# base64 table: ./0123456789ABCDEFGHIJKLMNOPQRSTUVWXYZabcdefghijklmnopqrstuvwxyz

my $BASE64_TRANS_CISCO = {'A', '.', 'B', '/', 'C', '0', 'D', '1', 'E', '2', 'F', '3', 'G', '4', 'H', '5', 'I', '6', 'J', '7', 'K', '8', 'L', '9', 'M', 'A', 'N', 'B', 'O', 'C', 'P', 'D', 'Q', 'E', 'R', 'F', 'S', 'G', 'T', 'H', 'U', 'I', 'V', 'J', 'W', 'K', 'X', 'L', 'Y', 'M', 'Z', 'N', 'a', 'O', 'b', 'P', 'c', 'Q', 'd', 'R', 'e', 'S', 'f', 'T', 'g', 'U', 'h', 'V', 'i', 'W', 'j', 'X', 'k', 'Y', 'l', 'Z', 'm', 'a', 'n', 'b', 'o', 'c', 'p', 'd', 'q', 'e', 'r', 'f', 's', 'g', 't', 'h', 'u', 'i', 'v', 'j', 'w', 'k', 'x', 'l', 'y', 'm', 'z', 'n', '0', 'o', '1', 'p', '2', 'q', '3', 'r', '4', 's', '5', 't', '6', 'u', '7', 'v', '8', 'w', '9', 'x', '+', 'y', '/', 'z'};


# START of algo here:

my $pbkdf2 = Crypt::PBKDF2->new
(
  hasher     => Crypt::PBKDF2->hasher_from_algorithm ('HMACSHA2', 256),
  iterations => $iterations
);

my $hash_base64 = $pbkdf2->PBKDF2_base64 ($salt, $password);

# crappy way to convert it to the cisco base64 table (but who cares?)

my $hash = "";

for (my $i = 0; $i < 43; $i++)
{
  $hash .= $BASE64_TRANS_CISCO->{substr ($hash_base64, $i, 1)};
}

# just print it

my $output = sprintf ("\$8\$%s\$%s", $salt, $hash);

print $output . "\n";

-m 9300 = Cisco $8$ code
Code:
#!/usr/bin/env perl

# Author: philsmd
# released to the public domain (Nov 2014)
# credits for the code, this public contribution and discovery of the algorithm go to author and hashcat.net (@hashcat)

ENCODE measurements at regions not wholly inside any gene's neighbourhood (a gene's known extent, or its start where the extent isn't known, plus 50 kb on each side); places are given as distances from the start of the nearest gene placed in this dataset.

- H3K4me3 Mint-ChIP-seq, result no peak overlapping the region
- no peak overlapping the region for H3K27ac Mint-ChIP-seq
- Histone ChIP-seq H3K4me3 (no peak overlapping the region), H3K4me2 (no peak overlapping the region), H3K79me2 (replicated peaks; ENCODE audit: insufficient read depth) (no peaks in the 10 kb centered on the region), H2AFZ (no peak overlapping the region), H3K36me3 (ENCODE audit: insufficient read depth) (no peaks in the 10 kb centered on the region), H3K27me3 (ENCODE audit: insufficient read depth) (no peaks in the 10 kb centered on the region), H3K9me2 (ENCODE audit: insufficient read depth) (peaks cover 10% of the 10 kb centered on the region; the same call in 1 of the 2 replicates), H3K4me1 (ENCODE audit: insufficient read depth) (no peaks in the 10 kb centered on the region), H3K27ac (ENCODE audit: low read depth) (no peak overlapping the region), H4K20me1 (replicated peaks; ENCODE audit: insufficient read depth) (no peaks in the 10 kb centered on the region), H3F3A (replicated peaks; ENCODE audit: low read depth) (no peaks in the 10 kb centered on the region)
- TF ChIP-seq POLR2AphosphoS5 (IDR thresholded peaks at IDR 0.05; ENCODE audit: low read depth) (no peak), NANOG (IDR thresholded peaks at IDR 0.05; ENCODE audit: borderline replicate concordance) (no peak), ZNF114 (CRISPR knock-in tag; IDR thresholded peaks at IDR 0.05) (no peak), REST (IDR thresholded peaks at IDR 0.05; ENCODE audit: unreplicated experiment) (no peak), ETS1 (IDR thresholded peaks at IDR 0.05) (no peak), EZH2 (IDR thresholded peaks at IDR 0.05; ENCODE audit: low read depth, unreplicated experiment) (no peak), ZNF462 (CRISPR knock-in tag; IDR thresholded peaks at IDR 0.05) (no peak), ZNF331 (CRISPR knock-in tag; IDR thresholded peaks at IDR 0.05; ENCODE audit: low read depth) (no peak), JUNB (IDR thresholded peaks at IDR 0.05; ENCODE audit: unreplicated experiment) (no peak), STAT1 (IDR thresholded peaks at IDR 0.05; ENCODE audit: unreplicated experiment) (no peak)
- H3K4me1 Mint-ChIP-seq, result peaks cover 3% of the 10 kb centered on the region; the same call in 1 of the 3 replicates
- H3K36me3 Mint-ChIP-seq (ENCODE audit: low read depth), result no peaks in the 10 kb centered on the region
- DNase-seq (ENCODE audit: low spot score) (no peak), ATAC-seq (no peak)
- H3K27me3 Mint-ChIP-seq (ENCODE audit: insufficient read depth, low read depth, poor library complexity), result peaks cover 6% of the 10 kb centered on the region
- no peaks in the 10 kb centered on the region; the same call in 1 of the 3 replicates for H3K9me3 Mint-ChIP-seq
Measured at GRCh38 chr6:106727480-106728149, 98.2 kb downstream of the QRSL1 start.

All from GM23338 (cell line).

# hashcat mode:
# -m 9300 = Cisco $9$
# scrypt based

use strict;
use warnings;
use MIME::Base64;
use Crypt::ScryptKDF qw (scrypt_b64);

# Example1

my $password = "hashcat";
my $salt     = "2MJBozw/9R3UsU";

# Example2 (args from command line)

if (scalar (@ARGV) > 0)
{
  $password = $ARGV[0];
}

if (scalar (@ARGV) > 1)
{
  $salt = $ARGV[1];
}

# default scrypt settings for -m 9300 = Cisco $9$

my $N = 16384;
my $r = 1;
my $p = 1;

# base64 table: ./0123456789ABCDEFGHIJKLMNOPQRSTUVWXYZabcdefghijklmnopqrstuvwxyz

my $BASE64_TRANS_CISCO = {'A', '.', 'B', '/', 'C', '0', 'D', '1', 'E', '2', 'F', '3', 'G', '4', 'H', '5', 'I', '6', 'J', '7', 'K', '8', 'L', '9', 'M', 'A', 'N', 'B', 'O', 'C', 'P', 'D', 'Q', 'E', 'R', 'F', 'S', 'G', 'T', 'H', 'U', 'I', 'V', 'J', 'W', 'K', 'X', 'L', 'Y', 'M', 'Z', 'N', 'a', 'O', 'b', 'P', 'c', 'Q', 'd', 'R', 'e', 'S', 'f', 'T', 'g', 'U', 'h', 'V', 'i', 'W', 'j', 'X', 'k', 'Y', 'l', 'Z', 'm', 'a', 'n', 'b', 'o', 'c', 'p', 'd', 'q', 'e', 'r', 'f', 's', 'g', 't', 'h', 'u', 'i', 'v', 'j', 'w', 'k', 'x', 'l', 'y', 'm', 'z', 'n', '0', 'o', '1', 'p', '2', 'q', '3', 'r', '4', 's', '5', 't', '6', 'u', '7', 'v', '8', 'w', '9', 'x', '+', 'y', '/', 'z'};

# START of algo here:

my $hash_base64 = scrypt_b64 ($password, $salt, $N, $r, $p, 32);

# crappy way to convert it to the cisco base64 table (but who cares?)

my $hash = "";

for (my $i = 0; $i < 43; $i++)
{
  $hash .= $BASE64_TRANS_CISCO->{substr ($hash_base64, $i, 1)};
}

# just print it

my $output = sprintf ("\$9\$%s\$%s", $salt, $hash);

print $output . "\n";